The phenomenon of climate change has been on everyone’s lips across the globe for at least the past two decades. With the realisation that the ways that we produce and use energy can be dangerous, many countries are making strides to reduce and turn around the harm and destruction. The introduction of energy rating systems encourages the construction of energy-efficient commercial and residential buildings. This ensures that property buyers are allowed to invest in adequately efficient structures.
While companies like Craft Homes are doing the work - under the guidelines of the Energy Efficiency and Conservation Authority (EECA) in New Zealand – we still have quite a long way to go. The European Union (EU) has introduced several policies to advance energy efficiency on the continent. In this blog, we discuss some of the main lessons we can learn from them.
1. EPCs Across EU States
The EU has also prescribed that member states have systems for issuing Energy Performance Certificates (EPCs) for new builds and renovated buildings. An EPC indicates a building’s annual energy consumption and impact in terms of greenhouse gas emissions. Each country administers a system, so the policies vary. For example, in France, an EPC is a prerequisite for listing a home and having one can impact the value of the property. It’s strict policies like this are to ensure that consumers get the best possible options for green living.
2. The Anticipated Institution Of Smart Meters Within The Next Year
In addition to the checks and balances we’ve already mentioned, the EU also intends to introduce a roll-out of smart metres by next year. This makes the relevant data and information on the energy ratings of properties accessible to existing owners and potential buyers alike.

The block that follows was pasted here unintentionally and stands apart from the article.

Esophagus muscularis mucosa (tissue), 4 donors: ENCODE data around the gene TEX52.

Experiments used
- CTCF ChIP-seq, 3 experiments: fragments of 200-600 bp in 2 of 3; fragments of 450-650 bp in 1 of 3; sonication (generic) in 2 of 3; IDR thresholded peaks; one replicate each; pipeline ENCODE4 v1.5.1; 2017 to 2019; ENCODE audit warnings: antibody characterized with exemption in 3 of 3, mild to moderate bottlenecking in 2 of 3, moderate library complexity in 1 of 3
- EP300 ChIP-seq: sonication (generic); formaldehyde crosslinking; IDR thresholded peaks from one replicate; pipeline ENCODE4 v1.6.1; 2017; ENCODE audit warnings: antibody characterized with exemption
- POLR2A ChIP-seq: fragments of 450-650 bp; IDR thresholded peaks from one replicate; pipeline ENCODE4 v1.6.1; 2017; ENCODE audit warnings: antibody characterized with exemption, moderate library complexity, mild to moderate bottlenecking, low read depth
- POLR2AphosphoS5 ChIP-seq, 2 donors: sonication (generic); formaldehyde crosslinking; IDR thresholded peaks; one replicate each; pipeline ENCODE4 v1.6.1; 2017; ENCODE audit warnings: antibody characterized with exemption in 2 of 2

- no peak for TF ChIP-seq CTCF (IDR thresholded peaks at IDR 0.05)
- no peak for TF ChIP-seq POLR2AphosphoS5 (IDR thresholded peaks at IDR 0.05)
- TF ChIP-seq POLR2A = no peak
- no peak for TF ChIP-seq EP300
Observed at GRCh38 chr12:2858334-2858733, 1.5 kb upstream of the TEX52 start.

3. Regular Audits On Big Commercial Properties
Commercial activity is healthy for economic growth. However, the EU’s policy on the energy efficiency of big business means that they must analyse their energy use at four-year intervals. This promotes accountability because there’s a track record of efforts and failures. Large businesses can then build on what they’re already doing to comply with legal requirements.
4. A Set Standard For Best Practices For Energy Efficiency
While each country enforces and monitors its laws, they are crafted in line with a universal guideline for the EU. This helps to ensure that the entire continent sticks to the rules and works together to live green
As you can see, Europe is making significant strides with regards to energy-efficient buildings, and we predict it won’t be long before the rest of the world follows suit. There’s a lot we can bring into New Zealand from the examples we’ve spoken about, and at Craft Homes, we help property owners to achieve this kind of energy efficiency today – in preparation for tomorrow. Contact us today to find out more.
Toby and Cat Tilsley